One night think that all this movement would become annoying in an album that is basically pop-oriented. But the changes are not of a random nature; they produce a cogent whole, somehow, and bits and pieces of one song eventually merge into another song in a manner as gradual as the gentle evolution of seasons or city streets.
"Woody and Dutch" opens and closes with barroom chatter, but when Jones begins the melody on the second half of the downbeat, she does so in such an unforced, unobtrusive manner that it blends in with the natural conversational rhythms of the background. This exhibits, of course, her legendary feel for bop-jazz constructs; but it also suggests a maturity and restraint not evident in her previous work, particularly "Louie's All-Star Joint," with which this tune will undoubtedly be compared.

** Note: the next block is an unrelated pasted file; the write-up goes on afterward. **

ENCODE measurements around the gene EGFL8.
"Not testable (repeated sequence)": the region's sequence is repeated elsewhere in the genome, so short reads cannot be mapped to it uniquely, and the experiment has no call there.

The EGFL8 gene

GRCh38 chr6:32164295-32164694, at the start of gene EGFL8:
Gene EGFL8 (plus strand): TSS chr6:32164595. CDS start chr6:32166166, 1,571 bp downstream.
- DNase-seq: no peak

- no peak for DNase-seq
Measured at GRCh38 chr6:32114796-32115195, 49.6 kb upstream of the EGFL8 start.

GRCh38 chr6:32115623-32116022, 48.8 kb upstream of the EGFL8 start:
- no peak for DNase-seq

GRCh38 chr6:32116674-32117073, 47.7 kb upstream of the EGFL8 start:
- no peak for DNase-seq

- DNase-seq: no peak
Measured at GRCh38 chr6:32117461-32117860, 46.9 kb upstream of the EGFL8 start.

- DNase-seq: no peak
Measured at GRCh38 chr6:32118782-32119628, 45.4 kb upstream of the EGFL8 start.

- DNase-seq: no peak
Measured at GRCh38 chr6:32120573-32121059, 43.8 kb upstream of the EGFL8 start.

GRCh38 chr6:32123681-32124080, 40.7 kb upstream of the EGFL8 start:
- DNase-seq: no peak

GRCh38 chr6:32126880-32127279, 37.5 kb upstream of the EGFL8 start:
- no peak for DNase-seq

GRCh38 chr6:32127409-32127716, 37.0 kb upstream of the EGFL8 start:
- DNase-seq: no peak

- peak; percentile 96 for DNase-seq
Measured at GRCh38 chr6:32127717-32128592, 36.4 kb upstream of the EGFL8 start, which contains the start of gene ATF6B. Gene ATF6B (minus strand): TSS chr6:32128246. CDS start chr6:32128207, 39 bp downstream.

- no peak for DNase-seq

Even an album this equisite must have some quirks and glitches. There's still a good bit of the cabaret in Jones' style -- not a bad thing in itself, but it can quickly become cloying when overdone, and depends on a careful balancing of the lyrics to keep such perils at bay. "Traces of the Western Slopes" is a near-miss in this context.
Furthermore, the album is only a scant 40 minutes, for which we can complain only on a financial, rather than a philsophical, basis.
Credit should be given to producers Russ Titelman and Lenny Waronker for their sensitive treatment of Jones' material. And bassist Chuck Rainey, percussionists Steve Gadd and Victor Feldman, and keyboardist Neil Larsen lend an equally fine tone, as does the horn section (Randy Brecker, David Sanborn, Tom Scott).
I hope that "Pirates" does well, and that we can continue to enjoy Jones' contributions, however, infrequent they are. I'm prepared for another long drought, but I've already gone through two copies.
THE ALBUM -- Rickie Lee Jones, "Pirates," Warner BSK 3432.